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Stellar last won the day on January 9 2015

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    movies, music, gaming, online gaming, writing, finding purpose and meaning in all facets of life

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  1. Next Lucid Truth chapter should be around soonish. Making zero promises about consistent delivery times for this book, other than: I'll do my best but it'll be done when it's done. Sometimes that's a fortnight, sometimes a month and a half, but please realise it's all in the service of perfecting what I've imagined.

    Thank you.

  2. Stellar


    No worries about the names! There's a lot going on, so it's easy to get wires crossed. You're not the first to experience this uncertainty and confusion over the early days of how the five alien personalities ended up in their new host bodies some 200 millennia after they originally died. So, I'm going to set this straight -- for you, and the others that were wondering in the above comments -- @Goodie and @xleroc if you don't mind me tagging you. Also @rewski84 and @Philippe if you are at all interested. Ultimately, anybody else that reads the comments and sees this one is welcome to my abridged behind-the-scenes. None of what I'm going to describe is real spoiler at this point. It is just filling in the gaps, but there will be fresh information that I haven't explicitly stated anywhere else. This might end up being discussed in the text proper of a future Lucid Truth chapter, but as of right now you can consider it a little extra Word of God about what happened in the past. I'll put it in spoiler tags, so you don't have to read it if you don't want ... but here it is: So, that is canonically what happened. Some of this detail has been refined since I originally wrote Hidden Sunlight, but most of this matches what I originally imagined. There were always luminous ghosts hidden on Lucere, though I don't think the audience ever quite realised how much of that journey was arranged to happen just so. Consider yourselves enlightened.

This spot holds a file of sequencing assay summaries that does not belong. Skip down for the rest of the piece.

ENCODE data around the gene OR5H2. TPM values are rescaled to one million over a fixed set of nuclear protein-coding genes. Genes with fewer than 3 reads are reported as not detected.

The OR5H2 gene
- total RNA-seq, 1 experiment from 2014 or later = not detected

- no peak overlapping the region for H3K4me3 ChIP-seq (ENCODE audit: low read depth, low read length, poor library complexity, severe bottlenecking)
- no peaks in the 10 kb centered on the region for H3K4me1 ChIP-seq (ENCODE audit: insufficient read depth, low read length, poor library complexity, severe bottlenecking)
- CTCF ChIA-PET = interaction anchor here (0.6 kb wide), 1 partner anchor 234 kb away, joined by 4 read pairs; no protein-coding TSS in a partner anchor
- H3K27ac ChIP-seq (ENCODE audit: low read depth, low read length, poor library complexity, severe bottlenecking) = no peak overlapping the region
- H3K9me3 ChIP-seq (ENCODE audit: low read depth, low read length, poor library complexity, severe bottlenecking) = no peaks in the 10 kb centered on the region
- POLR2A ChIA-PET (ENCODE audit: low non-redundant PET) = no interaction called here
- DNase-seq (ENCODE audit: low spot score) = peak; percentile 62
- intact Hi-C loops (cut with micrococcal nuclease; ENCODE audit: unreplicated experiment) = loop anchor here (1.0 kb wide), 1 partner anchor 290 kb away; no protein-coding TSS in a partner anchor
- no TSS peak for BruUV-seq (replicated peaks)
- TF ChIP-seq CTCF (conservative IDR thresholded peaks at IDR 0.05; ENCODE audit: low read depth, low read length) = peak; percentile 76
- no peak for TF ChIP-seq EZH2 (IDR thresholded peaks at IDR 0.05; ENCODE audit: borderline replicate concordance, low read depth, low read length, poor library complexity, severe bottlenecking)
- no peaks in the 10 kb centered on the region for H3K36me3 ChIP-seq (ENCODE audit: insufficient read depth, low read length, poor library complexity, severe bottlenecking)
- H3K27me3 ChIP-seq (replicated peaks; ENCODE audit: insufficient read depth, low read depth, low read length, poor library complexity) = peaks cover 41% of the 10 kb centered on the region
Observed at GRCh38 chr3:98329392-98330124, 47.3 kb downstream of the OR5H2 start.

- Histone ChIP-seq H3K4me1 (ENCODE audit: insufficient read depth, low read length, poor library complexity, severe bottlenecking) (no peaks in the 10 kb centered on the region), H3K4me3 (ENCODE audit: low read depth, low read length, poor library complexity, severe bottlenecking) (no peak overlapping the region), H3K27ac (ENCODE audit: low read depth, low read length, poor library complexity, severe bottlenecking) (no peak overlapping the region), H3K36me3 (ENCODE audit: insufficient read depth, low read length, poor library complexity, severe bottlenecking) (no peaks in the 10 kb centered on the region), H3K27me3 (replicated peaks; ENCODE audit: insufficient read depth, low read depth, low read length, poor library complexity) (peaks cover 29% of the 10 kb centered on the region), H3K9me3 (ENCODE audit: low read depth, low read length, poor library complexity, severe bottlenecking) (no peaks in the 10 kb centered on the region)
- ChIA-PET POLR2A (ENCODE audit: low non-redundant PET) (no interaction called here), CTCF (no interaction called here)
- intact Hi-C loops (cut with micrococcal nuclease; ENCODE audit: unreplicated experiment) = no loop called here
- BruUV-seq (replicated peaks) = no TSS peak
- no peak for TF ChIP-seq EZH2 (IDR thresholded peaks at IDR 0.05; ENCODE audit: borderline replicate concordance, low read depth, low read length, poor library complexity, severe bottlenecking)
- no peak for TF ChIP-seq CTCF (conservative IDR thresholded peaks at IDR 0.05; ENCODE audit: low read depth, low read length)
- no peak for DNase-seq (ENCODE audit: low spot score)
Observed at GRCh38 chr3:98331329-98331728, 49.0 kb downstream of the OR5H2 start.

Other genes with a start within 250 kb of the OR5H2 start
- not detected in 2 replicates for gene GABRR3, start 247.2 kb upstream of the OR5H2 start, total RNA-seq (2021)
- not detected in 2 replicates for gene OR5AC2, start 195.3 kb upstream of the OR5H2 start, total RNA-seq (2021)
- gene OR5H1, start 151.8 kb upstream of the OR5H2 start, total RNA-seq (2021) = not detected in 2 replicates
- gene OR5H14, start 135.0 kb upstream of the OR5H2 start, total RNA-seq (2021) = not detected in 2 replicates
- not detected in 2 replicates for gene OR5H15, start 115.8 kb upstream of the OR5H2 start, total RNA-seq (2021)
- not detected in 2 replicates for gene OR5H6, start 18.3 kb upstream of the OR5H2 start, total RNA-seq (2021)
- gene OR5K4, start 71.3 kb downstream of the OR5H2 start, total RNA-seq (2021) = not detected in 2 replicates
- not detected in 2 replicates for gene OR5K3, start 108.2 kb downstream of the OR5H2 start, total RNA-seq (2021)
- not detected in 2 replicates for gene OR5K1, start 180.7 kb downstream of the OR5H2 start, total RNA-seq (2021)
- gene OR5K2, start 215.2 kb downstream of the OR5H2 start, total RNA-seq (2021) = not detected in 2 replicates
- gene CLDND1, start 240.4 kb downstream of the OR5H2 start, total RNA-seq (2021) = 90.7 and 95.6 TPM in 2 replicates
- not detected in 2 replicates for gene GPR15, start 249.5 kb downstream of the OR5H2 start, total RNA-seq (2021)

3. Stellar